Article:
NRC: Overhaul of NASA Needed to Reach Mars This Century
The Obama administration's space-exploration goal— to send a human to an asteroid by 2025, and then a team to Mars by the mid-2030s— was deemed highly unrealistic by the congressionally mandated NASA report that has recently been conducted.
According to the National Research Council, and their 285-page report, unless NASA completely restructures its organization, the U.S. will not reach Mars during the 21st century.
Jonathan Lunine, co-chairman of the committee responsible for the report, stated, "There really isn't a strong direction to the human spaceflight program beyond ISS itself, which is in the mature phase."
The overarching message of the report is clear. The committee believes that NASA needs to reorganize itself, and concentrate it's efforts on getting to Mars during the 21st century.
Although they don't explain exactly how NASA should approach the proposed restructuring, they do outline three suggested "pathways":
The first proposes the moon as a stepping-stone for astronauts, suggesting that they build a base there to prepare more quickly and efficiently for Mars than they could on Earth.
The second path is more technologically daunting— it includes NASA's current plan to robotically capture an asteroid, redirect it into an orbit around the moon, send astronauts to it, and eventually repeat the process using one of Mars's moons.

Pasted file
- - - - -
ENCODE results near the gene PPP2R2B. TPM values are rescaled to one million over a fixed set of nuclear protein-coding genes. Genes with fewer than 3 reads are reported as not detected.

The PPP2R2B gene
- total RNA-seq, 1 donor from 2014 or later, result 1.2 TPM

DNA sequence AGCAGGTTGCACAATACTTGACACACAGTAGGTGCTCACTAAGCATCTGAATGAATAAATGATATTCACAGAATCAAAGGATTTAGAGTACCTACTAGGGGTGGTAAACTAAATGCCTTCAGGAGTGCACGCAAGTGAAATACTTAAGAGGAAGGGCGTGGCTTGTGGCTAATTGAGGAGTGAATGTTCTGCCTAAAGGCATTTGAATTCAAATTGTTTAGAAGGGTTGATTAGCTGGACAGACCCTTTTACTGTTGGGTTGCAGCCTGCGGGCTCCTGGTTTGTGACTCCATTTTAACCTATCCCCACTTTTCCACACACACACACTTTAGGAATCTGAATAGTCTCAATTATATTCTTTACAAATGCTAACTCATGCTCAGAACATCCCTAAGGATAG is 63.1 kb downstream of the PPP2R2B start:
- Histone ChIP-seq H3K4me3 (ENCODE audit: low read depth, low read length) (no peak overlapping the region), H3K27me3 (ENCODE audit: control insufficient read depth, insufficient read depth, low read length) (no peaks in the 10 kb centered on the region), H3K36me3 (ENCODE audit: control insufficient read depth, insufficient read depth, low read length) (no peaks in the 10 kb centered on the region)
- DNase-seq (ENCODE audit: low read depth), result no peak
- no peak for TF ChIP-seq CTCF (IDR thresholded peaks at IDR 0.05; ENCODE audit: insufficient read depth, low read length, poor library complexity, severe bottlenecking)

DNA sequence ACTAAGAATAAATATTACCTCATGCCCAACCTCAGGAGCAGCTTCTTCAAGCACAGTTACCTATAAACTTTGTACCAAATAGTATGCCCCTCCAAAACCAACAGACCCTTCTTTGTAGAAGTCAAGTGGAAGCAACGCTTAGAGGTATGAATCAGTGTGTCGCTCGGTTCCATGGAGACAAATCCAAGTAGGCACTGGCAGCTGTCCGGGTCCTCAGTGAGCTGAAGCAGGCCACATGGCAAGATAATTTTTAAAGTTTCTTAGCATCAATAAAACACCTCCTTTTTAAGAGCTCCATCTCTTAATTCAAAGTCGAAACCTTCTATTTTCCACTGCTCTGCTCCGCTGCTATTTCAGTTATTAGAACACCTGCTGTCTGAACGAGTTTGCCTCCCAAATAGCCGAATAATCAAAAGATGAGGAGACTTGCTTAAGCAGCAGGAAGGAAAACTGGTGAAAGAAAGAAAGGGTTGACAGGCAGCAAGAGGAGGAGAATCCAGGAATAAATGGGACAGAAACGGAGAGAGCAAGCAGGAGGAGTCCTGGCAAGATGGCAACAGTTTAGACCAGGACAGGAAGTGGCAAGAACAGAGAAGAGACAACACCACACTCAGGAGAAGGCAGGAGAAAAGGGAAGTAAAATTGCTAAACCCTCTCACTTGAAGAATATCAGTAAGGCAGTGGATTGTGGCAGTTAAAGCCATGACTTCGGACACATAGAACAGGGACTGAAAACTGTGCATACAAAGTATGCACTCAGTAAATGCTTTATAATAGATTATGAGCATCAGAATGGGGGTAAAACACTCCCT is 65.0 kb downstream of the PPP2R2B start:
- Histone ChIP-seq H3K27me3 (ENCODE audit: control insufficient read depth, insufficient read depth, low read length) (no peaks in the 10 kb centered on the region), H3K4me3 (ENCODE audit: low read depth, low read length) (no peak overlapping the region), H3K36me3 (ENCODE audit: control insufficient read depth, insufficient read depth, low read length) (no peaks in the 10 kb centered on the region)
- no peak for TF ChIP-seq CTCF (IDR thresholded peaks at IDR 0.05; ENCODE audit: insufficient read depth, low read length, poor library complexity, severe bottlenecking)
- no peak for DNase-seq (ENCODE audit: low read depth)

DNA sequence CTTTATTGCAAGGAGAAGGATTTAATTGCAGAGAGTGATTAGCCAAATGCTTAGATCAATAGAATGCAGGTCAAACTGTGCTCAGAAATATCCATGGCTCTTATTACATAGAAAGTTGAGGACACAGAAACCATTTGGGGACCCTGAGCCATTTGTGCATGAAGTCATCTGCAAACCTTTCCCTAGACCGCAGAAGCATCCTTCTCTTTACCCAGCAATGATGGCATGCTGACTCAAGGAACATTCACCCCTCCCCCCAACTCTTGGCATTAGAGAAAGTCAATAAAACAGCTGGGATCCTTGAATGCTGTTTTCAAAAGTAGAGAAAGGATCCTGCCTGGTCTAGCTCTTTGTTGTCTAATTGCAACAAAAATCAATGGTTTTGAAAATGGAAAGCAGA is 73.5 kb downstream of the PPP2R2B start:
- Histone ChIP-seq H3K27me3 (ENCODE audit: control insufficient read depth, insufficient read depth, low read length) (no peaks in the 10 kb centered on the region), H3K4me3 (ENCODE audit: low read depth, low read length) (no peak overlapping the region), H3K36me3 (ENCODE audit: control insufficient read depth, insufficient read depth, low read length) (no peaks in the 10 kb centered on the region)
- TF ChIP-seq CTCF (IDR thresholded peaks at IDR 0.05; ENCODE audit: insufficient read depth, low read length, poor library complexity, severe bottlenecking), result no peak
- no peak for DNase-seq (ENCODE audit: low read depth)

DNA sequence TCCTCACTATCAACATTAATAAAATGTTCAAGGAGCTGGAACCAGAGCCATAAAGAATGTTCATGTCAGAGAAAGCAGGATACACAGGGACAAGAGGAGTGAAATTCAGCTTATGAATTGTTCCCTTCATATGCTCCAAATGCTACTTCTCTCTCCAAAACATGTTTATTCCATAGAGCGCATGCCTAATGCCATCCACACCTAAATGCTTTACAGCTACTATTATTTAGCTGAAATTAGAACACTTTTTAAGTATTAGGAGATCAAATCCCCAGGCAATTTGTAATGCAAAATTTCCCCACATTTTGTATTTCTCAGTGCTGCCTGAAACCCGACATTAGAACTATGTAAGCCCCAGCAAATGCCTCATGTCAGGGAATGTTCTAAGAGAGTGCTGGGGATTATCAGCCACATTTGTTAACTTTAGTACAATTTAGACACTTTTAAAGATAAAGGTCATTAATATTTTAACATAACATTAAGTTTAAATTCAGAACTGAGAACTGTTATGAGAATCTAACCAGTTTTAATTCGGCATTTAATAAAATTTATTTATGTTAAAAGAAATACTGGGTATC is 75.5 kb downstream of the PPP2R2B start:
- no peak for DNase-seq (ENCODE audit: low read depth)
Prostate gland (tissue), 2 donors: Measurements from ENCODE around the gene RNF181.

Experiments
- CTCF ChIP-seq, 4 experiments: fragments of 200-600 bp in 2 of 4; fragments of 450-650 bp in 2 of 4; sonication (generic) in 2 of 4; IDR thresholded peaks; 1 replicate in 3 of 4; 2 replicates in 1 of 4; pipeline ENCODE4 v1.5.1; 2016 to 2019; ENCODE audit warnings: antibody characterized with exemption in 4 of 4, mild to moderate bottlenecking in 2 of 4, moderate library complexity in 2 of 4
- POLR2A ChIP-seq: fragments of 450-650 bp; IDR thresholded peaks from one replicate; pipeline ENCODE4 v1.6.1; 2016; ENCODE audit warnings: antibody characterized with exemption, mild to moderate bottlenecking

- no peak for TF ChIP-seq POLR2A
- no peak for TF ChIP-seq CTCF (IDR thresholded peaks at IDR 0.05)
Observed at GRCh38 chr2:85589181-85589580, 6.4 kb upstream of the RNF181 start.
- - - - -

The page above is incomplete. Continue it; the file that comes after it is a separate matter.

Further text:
The third, the most expensive but the least technologically risky, involves humans traveling between space stations from our moon to an orbit beyond the moon, to an asteroid in it's native orbit, then from Mars's lunar surface to the Martian orbit, and finally landing on the Red Planet's surface.
Mitch Daniels Jr., the chairman of the report's technical panel and former governor of Indiana, is in favor of this restructuring, and specifically supports the more expensive route. "A program worthy of the risk and worthy of the cost has to be ambitious— and Mars has to be the goal," he explains. "But we do conclude that we will not get there... without a new approach."
The report also urges NASA to begin branching out past the idiosyncratic work that it has been sticking to lately. While China has been sending probes to the moon, the U.S. has been fixated on looking at asteroids. The authors point out that NASA's international isolation is detrimental to the advancement of our space exploration goals, and will prevent the United States from reaching Mars during the 21st century.
They therefore suggest that NASA's goals must undergo a fundamental shift that will hopefully allow for U.S. participation in an international effort for space exploration. The authors of the report state that the necessary funding and support for a trip to Mars won't be possible without international cooperation. This would mean putting aside any geopolitical tensions, because cooperation with China and Russia is absolutely necessary.